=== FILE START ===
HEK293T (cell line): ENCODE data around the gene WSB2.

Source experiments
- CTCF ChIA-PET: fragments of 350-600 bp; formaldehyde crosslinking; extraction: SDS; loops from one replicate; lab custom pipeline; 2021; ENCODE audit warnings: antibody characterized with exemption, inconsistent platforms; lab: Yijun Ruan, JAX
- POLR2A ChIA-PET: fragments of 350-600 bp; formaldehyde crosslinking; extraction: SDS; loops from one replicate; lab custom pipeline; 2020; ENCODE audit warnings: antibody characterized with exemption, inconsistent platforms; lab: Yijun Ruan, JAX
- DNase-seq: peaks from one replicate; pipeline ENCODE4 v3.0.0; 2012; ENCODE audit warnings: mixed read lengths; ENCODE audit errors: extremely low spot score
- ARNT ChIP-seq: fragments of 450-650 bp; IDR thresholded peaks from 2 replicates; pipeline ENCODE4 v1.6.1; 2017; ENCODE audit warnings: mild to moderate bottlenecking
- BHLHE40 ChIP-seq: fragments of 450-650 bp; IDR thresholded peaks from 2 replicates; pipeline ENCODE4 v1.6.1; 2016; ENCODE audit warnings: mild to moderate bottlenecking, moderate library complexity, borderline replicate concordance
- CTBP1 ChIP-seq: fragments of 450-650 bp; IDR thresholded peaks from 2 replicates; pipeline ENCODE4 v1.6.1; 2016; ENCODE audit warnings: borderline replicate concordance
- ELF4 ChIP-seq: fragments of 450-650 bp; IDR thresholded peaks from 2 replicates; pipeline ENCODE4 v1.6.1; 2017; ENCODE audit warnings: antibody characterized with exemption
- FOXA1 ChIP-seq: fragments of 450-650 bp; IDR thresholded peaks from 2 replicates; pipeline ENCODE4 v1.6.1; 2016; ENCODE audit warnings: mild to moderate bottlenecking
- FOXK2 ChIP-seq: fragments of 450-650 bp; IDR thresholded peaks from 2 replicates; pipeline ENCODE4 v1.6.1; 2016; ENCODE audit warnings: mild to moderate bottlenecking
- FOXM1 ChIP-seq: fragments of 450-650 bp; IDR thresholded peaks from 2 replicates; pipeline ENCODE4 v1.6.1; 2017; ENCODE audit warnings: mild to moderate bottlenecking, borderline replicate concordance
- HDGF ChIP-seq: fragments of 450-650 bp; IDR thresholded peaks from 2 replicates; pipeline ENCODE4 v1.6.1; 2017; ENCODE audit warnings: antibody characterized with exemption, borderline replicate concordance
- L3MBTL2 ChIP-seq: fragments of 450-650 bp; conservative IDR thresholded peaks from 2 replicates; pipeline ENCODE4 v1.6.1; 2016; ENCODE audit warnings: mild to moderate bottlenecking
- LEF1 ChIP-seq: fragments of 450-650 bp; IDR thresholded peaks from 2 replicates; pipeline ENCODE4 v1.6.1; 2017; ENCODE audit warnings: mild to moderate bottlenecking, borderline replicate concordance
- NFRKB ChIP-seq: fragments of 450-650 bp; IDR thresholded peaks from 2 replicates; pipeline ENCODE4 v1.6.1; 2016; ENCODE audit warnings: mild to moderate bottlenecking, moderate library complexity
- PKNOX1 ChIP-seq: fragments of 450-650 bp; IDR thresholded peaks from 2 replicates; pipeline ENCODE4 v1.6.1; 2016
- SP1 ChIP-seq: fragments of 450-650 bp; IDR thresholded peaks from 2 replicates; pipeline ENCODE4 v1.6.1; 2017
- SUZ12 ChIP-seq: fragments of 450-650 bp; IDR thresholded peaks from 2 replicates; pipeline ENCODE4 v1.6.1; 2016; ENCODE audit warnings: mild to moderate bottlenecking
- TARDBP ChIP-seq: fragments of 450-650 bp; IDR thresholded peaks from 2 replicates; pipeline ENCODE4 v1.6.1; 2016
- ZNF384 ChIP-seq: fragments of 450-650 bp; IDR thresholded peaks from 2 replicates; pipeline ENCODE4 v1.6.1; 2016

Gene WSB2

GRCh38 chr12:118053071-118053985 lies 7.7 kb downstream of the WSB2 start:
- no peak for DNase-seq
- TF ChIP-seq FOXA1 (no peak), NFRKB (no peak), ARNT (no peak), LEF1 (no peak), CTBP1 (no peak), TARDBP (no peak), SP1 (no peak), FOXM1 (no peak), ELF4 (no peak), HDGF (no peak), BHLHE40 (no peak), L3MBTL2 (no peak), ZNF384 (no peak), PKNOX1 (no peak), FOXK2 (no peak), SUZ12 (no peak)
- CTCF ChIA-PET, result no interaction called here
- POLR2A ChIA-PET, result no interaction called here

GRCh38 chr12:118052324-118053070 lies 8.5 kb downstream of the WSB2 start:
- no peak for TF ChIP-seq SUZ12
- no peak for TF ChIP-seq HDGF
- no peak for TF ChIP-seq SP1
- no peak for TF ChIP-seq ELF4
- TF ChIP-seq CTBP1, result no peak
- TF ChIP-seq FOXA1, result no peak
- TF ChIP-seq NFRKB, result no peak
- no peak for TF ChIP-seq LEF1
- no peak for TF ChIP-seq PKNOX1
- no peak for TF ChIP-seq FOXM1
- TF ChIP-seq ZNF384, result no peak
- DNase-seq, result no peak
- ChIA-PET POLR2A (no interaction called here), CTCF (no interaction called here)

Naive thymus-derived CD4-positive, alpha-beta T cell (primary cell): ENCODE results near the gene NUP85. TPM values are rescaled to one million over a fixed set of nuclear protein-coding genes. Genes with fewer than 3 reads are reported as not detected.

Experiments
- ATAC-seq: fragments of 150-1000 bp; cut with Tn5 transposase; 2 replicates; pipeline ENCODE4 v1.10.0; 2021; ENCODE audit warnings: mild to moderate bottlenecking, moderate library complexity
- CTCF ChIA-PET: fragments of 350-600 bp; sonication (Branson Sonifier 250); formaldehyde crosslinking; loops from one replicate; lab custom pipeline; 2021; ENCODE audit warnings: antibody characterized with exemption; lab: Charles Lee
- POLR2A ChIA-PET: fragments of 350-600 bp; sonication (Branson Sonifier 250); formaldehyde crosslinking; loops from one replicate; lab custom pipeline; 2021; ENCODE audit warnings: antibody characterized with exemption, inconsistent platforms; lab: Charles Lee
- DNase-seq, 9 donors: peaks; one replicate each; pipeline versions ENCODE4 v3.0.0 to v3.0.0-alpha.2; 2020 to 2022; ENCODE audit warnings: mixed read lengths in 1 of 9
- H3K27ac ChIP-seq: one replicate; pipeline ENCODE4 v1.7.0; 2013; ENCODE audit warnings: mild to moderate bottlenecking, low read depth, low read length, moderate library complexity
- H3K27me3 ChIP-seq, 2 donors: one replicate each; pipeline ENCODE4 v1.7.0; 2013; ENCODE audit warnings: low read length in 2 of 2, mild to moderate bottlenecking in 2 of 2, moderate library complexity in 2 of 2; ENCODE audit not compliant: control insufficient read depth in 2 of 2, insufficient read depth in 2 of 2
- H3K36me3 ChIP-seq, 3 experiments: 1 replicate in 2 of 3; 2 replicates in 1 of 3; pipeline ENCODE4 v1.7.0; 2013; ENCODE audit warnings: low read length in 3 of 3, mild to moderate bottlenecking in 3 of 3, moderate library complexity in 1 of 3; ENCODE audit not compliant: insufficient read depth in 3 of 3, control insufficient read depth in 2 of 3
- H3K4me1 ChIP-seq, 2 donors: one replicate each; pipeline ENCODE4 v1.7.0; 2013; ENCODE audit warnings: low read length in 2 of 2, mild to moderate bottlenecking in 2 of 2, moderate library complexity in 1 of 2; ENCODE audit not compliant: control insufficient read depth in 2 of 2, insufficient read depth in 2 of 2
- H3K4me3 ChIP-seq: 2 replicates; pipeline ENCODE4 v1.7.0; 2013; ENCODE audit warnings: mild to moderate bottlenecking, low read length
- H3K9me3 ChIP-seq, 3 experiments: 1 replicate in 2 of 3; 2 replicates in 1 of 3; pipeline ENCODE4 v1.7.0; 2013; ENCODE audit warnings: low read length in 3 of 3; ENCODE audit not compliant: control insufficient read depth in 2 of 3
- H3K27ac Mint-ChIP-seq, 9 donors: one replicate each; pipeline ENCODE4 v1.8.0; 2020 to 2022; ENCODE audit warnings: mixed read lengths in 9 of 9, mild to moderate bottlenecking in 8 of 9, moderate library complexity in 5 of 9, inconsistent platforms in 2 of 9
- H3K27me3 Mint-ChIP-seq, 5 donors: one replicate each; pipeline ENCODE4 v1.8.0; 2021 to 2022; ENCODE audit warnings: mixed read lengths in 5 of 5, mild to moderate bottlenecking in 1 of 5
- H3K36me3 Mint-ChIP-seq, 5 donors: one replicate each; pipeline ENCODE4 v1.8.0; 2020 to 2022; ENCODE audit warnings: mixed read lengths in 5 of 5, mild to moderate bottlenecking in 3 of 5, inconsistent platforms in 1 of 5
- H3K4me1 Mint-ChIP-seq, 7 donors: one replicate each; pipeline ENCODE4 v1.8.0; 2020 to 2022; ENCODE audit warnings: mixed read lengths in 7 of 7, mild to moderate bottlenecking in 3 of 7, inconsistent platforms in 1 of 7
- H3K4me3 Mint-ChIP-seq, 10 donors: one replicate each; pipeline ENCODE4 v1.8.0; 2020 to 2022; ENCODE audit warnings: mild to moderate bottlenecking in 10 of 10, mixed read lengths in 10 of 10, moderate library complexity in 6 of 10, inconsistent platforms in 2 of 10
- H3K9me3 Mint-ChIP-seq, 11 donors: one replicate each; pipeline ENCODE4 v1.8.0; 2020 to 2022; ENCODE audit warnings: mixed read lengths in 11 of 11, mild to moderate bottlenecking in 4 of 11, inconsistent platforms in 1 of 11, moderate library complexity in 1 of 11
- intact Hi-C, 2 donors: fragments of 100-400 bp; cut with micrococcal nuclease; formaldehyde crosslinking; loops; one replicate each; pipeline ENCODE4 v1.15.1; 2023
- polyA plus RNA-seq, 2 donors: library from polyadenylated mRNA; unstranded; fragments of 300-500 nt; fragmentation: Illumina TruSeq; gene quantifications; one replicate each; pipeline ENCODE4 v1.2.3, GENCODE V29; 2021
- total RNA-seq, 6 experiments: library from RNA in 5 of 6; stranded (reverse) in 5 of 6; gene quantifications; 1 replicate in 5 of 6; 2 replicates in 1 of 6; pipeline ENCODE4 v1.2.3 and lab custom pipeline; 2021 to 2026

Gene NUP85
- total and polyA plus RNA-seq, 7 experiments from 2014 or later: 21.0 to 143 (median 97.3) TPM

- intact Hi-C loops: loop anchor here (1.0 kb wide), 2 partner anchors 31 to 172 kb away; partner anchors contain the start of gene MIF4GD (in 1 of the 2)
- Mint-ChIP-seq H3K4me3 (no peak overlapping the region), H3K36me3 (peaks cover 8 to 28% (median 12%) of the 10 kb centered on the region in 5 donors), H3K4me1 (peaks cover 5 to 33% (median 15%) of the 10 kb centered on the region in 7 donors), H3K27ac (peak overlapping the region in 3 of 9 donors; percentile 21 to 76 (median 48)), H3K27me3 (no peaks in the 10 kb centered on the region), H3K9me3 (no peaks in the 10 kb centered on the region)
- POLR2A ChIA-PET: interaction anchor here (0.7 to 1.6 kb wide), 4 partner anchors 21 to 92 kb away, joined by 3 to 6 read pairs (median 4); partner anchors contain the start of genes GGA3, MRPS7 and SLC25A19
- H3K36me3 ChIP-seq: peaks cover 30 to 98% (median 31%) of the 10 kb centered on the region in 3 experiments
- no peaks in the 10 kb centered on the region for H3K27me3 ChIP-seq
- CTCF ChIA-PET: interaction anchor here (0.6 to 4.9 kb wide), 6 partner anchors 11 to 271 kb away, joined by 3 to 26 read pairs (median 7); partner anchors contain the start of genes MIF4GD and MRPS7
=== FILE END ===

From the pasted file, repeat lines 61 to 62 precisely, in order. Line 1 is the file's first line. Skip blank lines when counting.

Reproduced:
- polyA plus RNA-seq, 2 donors: library from polyadenylated mRNA; unstranded; fragments of 300-500 nt; fragmentation: Illumina TruSeq; gene quantifications; one replicate each; pipeline ENCODE4 v1.2.3, GENCODE V29; 2021
- total RNA-seq, 6 experiments: library from RNA in 5 of 6; stranded (reverse) in 5 of 6; gene quantifications; 1 replicate in 5 of 6; 2 replicates in 1 of 6; pipeline ENCODE4 v1.2.3 and lab custom pipeline; 2021 to 2026